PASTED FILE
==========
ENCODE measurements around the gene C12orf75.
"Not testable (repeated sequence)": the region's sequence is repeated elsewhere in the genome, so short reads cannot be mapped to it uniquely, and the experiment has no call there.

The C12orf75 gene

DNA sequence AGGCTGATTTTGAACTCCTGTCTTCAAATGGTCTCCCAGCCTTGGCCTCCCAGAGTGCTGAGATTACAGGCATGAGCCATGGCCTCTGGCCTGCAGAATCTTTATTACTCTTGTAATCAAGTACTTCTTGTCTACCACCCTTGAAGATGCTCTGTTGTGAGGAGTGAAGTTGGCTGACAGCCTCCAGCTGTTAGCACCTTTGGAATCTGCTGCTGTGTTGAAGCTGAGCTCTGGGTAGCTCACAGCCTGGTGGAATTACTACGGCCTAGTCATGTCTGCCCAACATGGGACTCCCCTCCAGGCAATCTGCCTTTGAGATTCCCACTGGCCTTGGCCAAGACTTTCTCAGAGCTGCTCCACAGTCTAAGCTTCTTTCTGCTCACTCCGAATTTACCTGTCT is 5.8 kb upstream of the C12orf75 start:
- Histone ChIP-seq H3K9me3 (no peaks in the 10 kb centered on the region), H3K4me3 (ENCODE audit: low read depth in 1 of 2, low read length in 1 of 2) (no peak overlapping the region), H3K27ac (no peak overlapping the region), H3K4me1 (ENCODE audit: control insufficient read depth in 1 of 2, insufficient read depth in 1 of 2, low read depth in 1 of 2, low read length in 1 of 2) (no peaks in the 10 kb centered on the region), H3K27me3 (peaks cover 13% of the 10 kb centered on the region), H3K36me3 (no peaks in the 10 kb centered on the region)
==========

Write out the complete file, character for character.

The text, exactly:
ENCODE measurements around the gene C12orf75.
"Not testable (repeated sequence)": the region's sequence is repeated elsewhere in the genome, so short reads cannot be mapped to it uniquely, and the experiment has no call there.

The C12orf75 gene

DNA sequence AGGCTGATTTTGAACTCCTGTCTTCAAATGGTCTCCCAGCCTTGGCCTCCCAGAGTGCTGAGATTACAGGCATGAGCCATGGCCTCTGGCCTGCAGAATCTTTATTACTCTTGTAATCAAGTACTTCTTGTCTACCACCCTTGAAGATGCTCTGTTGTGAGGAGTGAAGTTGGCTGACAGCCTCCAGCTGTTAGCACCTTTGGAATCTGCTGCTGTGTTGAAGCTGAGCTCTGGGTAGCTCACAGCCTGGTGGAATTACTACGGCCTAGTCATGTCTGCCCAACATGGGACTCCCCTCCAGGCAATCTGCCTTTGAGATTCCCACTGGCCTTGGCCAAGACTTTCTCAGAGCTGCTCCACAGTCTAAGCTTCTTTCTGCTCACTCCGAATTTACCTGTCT is 5.8 kb upstream of the C12orf75 start:
- Histone ChIP-seq H3K9me3 (no peaks in the 10 kb centered on the region), H3K4me3 (ENCODE audit: low read depth in 1 of 2, low read length in 1 of 2) (no peak overlapping the region), H3K27ac (no peak overlapping the region), H3K4me1 (ENCODE audit: control insufficient read depth in 1 of 2, insufficient read depth in 1 of 2, low read depth in 1 of 2, low read length in 1 of 2) (no peaks in the 10 kb centered on the region), H3K27me3 (peaks cover 13% of the 10 kb centered on the region), H3K36me3 (no peaks in the 10 kb centered on the region)